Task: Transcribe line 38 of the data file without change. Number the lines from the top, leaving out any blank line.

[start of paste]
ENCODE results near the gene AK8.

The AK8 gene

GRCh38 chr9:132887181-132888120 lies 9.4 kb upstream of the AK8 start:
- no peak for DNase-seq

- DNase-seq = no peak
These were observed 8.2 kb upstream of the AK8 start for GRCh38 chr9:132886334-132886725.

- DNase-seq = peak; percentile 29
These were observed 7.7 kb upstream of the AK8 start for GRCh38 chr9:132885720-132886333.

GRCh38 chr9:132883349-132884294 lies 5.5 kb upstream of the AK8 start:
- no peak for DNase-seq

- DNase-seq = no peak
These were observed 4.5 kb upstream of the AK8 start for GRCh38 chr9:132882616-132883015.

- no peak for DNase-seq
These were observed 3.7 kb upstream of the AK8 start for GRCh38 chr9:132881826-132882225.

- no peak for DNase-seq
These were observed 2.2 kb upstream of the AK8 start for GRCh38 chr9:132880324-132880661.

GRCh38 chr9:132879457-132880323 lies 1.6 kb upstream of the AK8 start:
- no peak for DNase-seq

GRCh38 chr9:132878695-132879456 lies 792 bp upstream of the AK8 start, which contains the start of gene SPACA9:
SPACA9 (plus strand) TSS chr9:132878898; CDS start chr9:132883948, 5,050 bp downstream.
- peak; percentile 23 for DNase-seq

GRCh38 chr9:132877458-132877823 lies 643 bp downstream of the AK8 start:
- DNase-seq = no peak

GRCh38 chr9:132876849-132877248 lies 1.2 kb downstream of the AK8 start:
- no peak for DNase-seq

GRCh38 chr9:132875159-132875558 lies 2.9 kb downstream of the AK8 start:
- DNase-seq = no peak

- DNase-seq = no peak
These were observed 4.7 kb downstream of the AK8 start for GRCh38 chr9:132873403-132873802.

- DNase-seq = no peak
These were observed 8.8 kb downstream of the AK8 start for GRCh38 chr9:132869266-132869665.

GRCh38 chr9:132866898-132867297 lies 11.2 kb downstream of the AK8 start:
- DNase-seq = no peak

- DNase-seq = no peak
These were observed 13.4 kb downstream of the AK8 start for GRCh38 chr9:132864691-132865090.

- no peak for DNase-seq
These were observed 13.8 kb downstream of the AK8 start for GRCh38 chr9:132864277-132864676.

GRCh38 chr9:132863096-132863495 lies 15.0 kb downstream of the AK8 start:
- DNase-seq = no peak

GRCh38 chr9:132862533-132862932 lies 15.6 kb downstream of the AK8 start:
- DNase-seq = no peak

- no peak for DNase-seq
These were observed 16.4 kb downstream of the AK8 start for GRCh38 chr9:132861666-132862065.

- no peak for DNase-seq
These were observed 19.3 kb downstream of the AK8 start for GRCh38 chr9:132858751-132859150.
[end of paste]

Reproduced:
GRCh38 chr9:132863096-132863495 lies 15.0 kb downstream of the AK8 start: